Polish Hill
Polish Hill would move into a new council district under the proposed reapportionment. Photo by Jennifer Baron.

Just two days before the first public hearing on the process, the Reapportionment Advisory Committee released its proposed map to redraw the nine Pittsburgh City Council districts.

It was enough time for residents of Polish Hill to find out that most of the neighborhood would move from District 7, which includes Bloomfield and Lawrenceville, to District 1, which includes the Strip District, Downtown and neighborhoods on the North Side.

Residents of Polish Hill noted that the guidelines for reapportionment include the commitment to “maintain neighborhoods intact, to the greatest extent practicable — where practicable, refrain from splitting additional neighborhoods into two or more Council Districts.”

Yet, as resident John Rhoades, publisher of NEXTpittsburgh, noted at the meeting on March 24, the northern portion of the district, which is across the busway, will remain in District 7 if the reapportionment goes through as proposed.

He also pointed out that the new districts are supposed to be as compact as possible, yet, he said the inclusion of Polish Hill in District 1 looks like “a vestigial tail of a gerrymandered district.”

Other residents said Polish Hill has more in common with Bloomfield and Lawrenceville, represented by City Councilperson Deb Gross, than it does with the North Side across the Allegheny River, which is in Bobby Wilson’s district.

The current Pittsburgh City Council district map.

The task of the Reapportionment Advisory Committee was to redraw the nine council districts to equally split Pittsburgh’s population of 302,971 residents so that no district contained more than 35,346 people or less than 31,980. 

The committee also maintained two districts in which minority residents were the majority.

Pittsburgh is required to reapportion the nine council districts after each U.S. Census under a set of guidelines imposed by the state.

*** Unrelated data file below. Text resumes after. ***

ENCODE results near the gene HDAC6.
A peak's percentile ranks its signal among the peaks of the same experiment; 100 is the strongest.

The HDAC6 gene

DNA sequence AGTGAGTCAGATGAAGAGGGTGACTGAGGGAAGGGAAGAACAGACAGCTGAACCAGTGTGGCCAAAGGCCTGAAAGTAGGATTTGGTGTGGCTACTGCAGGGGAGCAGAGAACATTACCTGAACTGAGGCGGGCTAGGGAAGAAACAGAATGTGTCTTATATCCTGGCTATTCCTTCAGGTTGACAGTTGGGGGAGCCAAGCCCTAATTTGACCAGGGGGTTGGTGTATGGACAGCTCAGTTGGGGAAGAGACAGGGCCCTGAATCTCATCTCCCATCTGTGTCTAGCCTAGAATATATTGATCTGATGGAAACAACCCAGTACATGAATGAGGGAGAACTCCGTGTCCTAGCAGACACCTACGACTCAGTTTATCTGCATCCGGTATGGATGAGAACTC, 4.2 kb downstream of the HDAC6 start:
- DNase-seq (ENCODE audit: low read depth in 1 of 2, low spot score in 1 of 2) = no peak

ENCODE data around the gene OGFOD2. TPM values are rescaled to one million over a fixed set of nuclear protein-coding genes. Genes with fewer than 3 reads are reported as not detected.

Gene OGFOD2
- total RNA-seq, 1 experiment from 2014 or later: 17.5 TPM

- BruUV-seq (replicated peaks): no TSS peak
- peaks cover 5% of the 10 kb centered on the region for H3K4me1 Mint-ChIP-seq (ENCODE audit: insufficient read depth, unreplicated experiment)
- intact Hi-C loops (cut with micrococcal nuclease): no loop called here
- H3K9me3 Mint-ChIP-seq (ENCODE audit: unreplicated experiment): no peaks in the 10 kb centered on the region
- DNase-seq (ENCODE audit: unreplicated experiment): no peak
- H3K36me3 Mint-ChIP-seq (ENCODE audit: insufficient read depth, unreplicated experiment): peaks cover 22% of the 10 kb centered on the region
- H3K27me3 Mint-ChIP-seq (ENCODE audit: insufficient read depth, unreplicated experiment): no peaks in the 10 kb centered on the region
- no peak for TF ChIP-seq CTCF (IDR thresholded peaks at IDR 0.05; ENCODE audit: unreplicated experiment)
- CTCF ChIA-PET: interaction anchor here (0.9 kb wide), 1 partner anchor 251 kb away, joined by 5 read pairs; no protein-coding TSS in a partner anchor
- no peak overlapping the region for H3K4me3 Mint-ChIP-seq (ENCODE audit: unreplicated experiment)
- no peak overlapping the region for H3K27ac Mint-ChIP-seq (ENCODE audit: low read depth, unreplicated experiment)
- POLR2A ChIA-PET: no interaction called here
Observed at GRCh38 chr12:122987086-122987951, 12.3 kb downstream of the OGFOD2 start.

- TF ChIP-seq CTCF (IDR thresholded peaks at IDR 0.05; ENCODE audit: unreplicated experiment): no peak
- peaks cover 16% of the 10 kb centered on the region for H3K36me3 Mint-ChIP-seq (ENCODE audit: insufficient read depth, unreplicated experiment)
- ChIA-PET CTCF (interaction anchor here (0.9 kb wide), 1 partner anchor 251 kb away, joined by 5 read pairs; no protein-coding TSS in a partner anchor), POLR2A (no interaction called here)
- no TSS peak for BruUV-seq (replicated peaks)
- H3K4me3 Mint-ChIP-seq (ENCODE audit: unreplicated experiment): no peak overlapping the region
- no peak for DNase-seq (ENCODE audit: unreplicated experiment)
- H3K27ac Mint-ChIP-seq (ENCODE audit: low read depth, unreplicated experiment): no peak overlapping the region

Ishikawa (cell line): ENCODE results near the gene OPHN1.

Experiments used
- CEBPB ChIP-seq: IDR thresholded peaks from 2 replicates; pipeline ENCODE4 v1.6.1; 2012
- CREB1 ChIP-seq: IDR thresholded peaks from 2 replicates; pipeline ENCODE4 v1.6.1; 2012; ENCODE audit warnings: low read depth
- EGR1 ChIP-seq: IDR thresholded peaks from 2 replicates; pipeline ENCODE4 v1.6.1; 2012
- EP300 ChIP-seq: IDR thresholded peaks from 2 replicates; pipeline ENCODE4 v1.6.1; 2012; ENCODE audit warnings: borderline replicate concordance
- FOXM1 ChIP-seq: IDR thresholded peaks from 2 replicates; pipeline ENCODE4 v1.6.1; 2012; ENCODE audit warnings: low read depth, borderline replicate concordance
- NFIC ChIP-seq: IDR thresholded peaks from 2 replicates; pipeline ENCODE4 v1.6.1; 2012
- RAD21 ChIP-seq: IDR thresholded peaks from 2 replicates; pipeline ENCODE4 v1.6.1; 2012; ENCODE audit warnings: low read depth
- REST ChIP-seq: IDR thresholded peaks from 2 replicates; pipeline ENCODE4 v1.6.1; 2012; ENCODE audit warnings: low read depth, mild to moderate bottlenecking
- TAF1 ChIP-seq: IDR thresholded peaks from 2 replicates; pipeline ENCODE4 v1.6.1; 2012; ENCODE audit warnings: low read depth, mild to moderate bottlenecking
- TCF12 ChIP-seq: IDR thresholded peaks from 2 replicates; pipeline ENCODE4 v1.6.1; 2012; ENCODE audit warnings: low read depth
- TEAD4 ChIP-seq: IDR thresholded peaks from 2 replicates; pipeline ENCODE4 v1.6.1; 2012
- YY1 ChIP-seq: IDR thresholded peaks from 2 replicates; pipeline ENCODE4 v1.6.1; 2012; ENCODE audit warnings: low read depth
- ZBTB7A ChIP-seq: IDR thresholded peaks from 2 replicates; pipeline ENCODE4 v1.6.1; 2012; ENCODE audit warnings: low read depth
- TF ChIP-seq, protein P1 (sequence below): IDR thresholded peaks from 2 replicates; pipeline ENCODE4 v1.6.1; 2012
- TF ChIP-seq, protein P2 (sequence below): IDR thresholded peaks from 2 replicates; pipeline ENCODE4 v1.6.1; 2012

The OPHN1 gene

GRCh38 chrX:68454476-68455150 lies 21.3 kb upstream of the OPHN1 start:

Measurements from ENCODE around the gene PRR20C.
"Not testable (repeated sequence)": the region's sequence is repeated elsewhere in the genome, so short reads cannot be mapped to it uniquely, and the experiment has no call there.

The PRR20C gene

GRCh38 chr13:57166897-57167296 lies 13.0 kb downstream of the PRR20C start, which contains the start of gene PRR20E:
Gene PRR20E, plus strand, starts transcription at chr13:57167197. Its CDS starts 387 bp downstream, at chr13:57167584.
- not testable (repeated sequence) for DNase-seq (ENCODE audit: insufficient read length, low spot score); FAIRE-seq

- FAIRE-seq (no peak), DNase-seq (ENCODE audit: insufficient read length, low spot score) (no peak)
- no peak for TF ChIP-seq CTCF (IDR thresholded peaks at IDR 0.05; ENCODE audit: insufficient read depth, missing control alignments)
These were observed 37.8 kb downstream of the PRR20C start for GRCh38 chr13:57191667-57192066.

There is one member of the committee from each of the nine City Council districts, most of whom are staffers for each of the council members.

The committee meetings, which have been held every other week since October, were closed to the public, although limited minutes from the meetings are available online.

Ruby Velasco of Polish Hill, said that because of the lack of transparency in the process, her neighborhood did not have much time to mobilize community input for the redistricting.

“In Polish Hill we kind of align ourselves a lot with the neighborhoods of Bloomfield and Lawrenceville,” Velasco said. “We think that separating us from them kind of prohibits us from acting as a coalition for social justice, economic justice and environmental justice.”

In adjusting the districts, the committee also moved all of Point Breeze out of District 8, which is represented by Erika Strassburger, into District 9, which is represented by Rev. Ricky Burgess.

Other precincts on the North Side in the Chateau, Marshall-Shadeland and Brighton Heights neighborhoods that are close to the Ohio River and are currently in Wilson’s district will be moved to District 6, represented by R. Daniel Lavelle, which also includes the center of the North Side and the Hill District.

The proposed Pittsburgh City Council district map.

The old and new maps can be compared online

Daniel Wood, chair of the Reapportionment Advisory Committee, said that City Council is expected to approve a new map by August.

There are a series of public hearings on the plan:

  • March 30, 6 p.m. at the Homewood-Brushton YMCA, 7140 Bennett St.
  • April 7, 6 p.m. at the Pride Project Inc., 227 Bonvue St.
  • April 13, 6 pm. at Pittsburgh Federation of Teachers, 10 S. 19th St.
  • April 23, noon at the Carnegie Library of Pittsburgh – Main (Oakland), South Wing Reading Room, 4400 Forbes Ave.
  • April 30, 1 p.m.at the Sheraden Healthy Active Living Center, 720 Sherwood St.

You must register for public comments online before each meeting. The advisory commission also offers an online form for submitting feedback.

Ann Belser is the owner of Print, a newspaper covering Pittsburgh's East End communities. After receiving a master’s degree from the Columbia University Graduate School of Journalism, she moved to Squirrel Hill and was a staff writer for the Pittsburgh Post-Gazette for 20 years where she covered local communities, county government, courts and business.